SCE Crews Ready for Southland Weather, Provide Assistance in Northern California

Twenty SCE crews head north to Half Moon Bay to assist amid state’s record storms.

The pictures of flooded streets and streaming mudflows tell it all: this could be the worst winter storm Northern California has seen in a decade.

Along the streets of Half Moon Bay, crews are working to restore power to those still in the dark. Amid the utility trucks, residents can see the unfamiliar yellow and green logo of Southern California Edison, crews that were requested by local utility Pacific Gas and Electric Company (PG&E) to help in a mutual assistance effort.

Leading the 20 four-man SCE crews is John Perry, a principal manager working out of the utility’s San Joaquin District. He and most of the crews from various work locations made the eight-hour trek up Interstate 5 Monday and began working to safely restore power Tuesday morning. Their work will likely take about one week depending on the weather.

“Our sense is that there will be a lot of pole and wire down events. The unknown terrain is a major factor,” said Perry, noting that a new slew of storms were heading into the area today and Wednesday.

A former lineman, Perry and several of his crew members have been called to major restoration events during the past year, largely due to the wildfires in Southern California. Their experience will help in this latest effort.

“As linemen, this work gets into your blood … the pride, the camaraderie and sense of accomplishment,” he said. “Helping people.”

SCE crews are up north helping to repair damage sustained during the massive storms, in which debris, fallen trees and mud brought down lines and poles. Crews will replace fallen power lines, fallen poles and perform other work necessary to restore power to residents and businesses.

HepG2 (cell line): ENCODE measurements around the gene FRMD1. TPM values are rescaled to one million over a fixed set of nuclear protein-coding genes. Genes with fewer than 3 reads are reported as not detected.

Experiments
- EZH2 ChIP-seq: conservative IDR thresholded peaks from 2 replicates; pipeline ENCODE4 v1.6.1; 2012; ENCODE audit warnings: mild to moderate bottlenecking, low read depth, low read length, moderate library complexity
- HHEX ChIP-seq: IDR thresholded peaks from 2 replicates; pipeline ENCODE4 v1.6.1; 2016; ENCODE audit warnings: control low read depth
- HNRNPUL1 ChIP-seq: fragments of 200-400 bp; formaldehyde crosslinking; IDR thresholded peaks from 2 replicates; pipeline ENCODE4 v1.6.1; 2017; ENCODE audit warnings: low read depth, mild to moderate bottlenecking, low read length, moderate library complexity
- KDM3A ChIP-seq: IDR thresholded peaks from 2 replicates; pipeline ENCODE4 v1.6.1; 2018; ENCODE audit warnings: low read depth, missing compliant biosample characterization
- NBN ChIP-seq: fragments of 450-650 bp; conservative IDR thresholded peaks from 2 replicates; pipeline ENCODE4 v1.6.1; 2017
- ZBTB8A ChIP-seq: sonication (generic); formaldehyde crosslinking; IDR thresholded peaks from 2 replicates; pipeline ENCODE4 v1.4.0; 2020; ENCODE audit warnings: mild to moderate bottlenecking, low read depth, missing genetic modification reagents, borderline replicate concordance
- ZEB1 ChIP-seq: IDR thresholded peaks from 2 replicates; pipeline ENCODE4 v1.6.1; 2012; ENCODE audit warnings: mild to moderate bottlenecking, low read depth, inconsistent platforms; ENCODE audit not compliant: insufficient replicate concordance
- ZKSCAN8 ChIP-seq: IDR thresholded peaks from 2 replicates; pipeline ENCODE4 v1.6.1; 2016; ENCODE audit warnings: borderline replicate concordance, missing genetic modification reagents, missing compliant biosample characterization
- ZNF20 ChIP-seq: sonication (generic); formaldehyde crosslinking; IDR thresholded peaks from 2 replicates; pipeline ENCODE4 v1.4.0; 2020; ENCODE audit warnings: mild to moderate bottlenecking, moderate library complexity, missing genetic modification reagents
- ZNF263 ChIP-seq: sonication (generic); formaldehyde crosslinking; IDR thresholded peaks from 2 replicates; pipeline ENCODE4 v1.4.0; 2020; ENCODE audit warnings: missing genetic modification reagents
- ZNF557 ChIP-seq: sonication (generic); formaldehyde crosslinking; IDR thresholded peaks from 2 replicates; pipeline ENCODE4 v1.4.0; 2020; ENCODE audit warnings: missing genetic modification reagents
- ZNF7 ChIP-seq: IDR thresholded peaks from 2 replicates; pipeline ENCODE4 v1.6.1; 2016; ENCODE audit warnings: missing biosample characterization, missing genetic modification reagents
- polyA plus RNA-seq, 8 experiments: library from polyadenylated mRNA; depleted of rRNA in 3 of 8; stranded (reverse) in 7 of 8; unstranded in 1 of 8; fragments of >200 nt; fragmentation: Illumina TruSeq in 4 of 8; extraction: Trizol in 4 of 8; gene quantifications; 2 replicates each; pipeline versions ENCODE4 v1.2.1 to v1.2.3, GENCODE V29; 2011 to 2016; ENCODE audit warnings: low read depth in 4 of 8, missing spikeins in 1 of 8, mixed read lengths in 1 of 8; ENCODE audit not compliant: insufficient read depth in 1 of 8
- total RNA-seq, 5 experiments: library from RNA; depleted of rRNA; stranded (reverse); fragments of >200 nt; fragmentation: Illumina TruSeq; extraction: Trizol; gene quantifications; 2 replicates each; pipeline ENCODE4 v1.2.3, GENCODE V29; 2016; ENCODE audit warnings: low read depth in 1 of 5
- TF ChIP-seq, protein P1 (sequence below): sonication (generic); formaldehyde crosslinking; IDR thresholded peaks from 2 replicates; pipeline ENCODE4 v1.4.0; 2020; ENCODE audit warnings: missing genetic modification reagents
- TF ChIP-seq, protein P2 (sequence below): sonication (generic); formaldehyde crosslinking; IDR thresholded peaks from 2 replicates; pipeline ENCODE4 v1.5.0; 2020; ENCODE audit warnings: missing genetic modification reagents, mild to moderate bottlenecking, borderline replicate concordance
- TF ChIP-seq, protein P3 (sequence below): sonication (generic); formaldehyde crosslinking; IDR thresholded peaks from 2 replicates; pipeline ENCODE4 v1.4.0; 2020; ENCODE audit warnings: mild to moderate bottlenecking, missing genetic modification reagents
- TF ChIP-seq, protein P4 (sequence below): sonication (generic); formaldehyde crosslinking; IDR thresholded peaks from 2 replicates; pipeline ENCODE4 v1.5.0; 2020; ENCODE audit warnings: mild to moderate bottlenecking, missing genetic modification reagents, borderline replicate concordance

PG&E made the request as part of the Western Region Mutual Assistance Group (WRMAG), a group of utilities that reach out to other companies to help restore power in times of need.

“There is a general spirit of cooperation, a need to help our peer utilities,” said Terry Ohanian, the SCE principal manager overseeing this latest mutual assistance effort. “Our crews like helping those in need. There are few things more rewarding.”

Rains are also forecast for Southern California this week, but on a much smaller scale than the northern areas. In recent rains, SCE did experience heavy rains and flooding, but the system held up well. Still, Ohanian notes SCE has enough crews available and on standby in case local rains result in outages for SCE customers.

“We can cover any trouble we experience here with rapid response. If the situation changes, we can always bring our crews back,” he said, noting that SCE has about 500 SCE and contract personnel available to them. “This [assistance effort] will not change our ability to respond to local outages or problems day or night.”

Storm Safety Tips:

  • Downed trees and mudslides may have damaged electrical lines. If you come across any downed wires, stay away and call 911.
  • Wet yards with puddles on cement and grass can carry electricity. If a line is down in your yard, remain indoors and call 911 immediately.
  • Make sure you have a battery-operated radio and flashlights. Check the batteries to make sure they’re fresh. Use flashlights for lighting during a power outage. Do not use candles because they pose a significant fire hazard.
  • If you use a generator, place it outdoors and plug individual appliances directly into it, using heavy-duty extension cords. Connecting generators directly to household circuits creates “backfeed,” which is dangerous to repair crews.
  • Beware during flooding. Just 6 inches of moving water can knock you down and 2 feet can sweep your vehicle away.


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